Share This
Close
  • Social Web
  • E-mail
E-mail It
Special Feature: AFL-CIO in the Gulf Coast

hitbit.jpg Return on Investment: How workers and their unions will rebuild the Gulf Coast.

In June 2006, the AFL-CIO, a national federation of 53 labor unions representing 9 million workers, launched the Gulf Coast Revitalization Program—a $1 billion housing and economic development program. Over the course of the next seven years, the initiative will create low- and moderate-income housing, a low-cost mortgage program, hospital and health facilities, job training services, and thousands of high-wage union jobs throughout the region. The program, which represents one of the largest community investment enterprises in the region, is designed to encourage additional private ventures in the Gulf Coast.

Says New Orleans Mayor Ray Nagin of the federation’s commitment, “Labor is stepping forward in a big way to help us make this difficult job an attainable reality.”

The revitalization program is financed by the AFL-CIO’s Housing Investment Trust (HIT) and Building Investment Trust (BIT), which leverage worker pensions for development projects built with union labor. “We are planning to become significant investors in the economic development in the region,” says AFL-CIO President John J. Sweeney. “We’re putting our union pension funds to work in the restoration and rebuilding of the Gulf Coast region.”

While the program is the labor federation’s most ambitious project to date, it is not the first. The initiative builds on the success of similar AFL-CIO investment strategies to develop affordable housing in Chicago and to help New York City recover from the devastating terrorist attacks of September 11.  HIT’s $750 million investments in post-9/11 New York are now worth $2.1 billion, proving that conducting business that lifts people up can provide high financial returns.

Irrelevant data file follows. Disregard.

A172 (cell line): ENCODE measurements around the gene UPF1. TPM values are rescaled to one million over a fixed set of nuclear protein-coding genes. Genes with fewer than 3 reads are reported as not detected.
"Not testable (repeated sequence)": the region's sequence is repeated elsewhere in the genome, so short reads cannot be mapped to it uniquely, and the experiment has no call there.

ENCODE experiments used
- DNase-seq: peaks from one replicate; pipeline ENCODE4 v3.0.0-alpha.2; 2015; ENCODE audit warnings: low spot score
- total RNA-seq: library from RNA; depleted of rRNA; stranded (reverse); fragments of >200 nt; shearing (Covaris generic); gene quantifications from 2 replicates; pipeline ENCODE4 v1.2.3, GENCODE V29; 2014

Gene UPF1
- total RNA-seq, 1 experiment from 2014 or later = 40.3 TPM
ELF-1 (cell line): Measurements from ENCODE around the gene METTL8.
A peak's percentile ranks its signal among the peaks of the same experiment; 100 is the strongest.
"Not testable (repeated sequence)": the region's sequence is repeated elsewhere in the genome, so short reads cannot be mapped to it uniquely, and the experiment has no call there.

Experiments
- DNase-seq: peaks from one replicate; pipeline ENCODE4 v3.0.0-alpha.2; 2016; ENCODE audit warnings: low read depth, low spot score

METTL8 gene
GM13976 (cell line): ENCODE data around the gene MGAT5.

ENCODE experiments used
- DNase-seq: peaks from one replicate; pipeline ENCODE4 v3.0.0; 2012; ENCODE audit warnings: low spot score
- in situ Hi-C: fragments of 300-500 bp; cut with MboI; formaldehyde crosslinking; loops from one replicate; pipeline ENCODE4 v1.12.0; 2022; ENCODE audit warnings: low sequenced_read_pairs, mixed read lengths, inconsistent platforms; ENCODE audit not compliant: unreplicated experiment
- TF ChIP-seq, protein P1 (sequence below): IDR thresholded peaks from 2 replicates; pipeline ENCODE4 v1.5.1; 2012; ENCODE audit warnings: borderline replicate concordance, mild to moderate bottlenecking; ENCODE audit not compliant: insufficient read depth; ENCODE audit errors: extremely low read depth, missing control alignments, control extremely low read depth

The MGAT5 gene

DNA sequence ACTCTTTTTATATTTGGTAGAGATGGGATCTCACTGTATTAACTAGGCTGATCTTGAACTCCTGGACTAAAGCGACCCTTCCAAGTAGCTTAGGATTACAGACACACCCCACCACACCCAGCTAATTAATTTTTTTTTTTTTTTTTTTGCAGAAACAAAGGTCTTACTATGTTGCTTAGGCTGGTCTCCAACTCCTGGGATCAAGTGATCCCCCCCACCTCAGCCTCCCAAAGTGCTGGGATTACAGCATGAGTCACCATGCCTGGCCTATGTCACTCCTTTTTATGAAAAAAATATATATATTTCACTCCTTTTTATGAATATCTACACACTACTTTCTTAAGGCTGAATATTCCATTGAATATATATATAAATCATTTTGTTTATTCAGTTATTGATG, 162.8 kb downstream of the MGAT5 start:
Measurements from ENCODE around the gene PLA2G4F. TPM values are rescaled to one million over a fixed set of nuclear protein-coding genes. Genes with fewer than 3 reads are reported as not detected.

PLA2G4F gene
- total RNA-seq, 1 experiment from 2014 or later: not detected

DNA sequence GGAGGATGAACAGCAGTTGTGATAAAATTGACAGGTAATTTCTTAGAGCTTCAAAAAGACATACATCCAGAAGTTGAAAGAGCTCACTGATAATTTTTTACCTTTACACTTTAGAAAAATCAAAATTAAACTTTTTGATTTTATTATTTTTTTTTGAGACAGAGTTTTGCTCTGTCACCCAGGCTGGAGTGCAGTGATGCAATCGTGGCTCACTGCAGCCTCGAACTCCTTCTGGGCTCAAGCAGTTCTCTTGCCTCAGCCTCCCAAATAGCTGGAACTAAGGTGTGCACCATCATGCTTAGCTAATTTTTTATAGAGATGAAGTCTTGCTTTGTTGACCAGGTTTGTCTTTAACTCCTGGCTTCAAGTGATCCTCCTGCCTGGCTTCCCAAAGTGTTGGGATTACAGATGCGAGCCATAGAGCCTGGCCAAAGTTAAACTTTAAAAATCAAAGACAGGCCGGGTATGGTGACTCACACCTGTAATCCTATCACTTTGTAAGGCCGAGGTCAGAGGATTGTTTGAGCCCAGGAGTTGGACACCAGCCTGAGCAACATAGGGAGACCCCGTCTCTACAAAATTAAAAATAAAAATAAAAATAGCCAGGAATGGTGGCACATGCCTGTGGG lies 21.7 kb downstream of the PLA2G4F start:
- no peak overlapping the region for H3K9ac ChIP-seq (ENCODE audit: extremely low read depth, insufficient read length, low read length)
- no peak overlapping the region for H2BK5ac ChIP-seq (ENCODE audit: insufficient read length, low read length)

In addition to meeting the needs of Gulf Coast residents and communities, the program is a bold move designed to redefine the nation’s priorities. Says Sweeney, “This is about building a real movement in our communities and workplaces, and organizing around a new vision of common good.”

One year after the nation collectively witnessed the devastating tragedy of Katrina unfold, many of those who initially reached out have abandoned this community still in dire need of time, money, and attention. Companies have pulled out of the area, and the government has failed to deliver on its promise of helping to rebuild the devastated Gulf Coast and the lives of its residents. Hopefully, the AFL-CIO’s forward-thinking initiative to rebuild communities and stabilize families is one of many remarkable efforts in that region to come.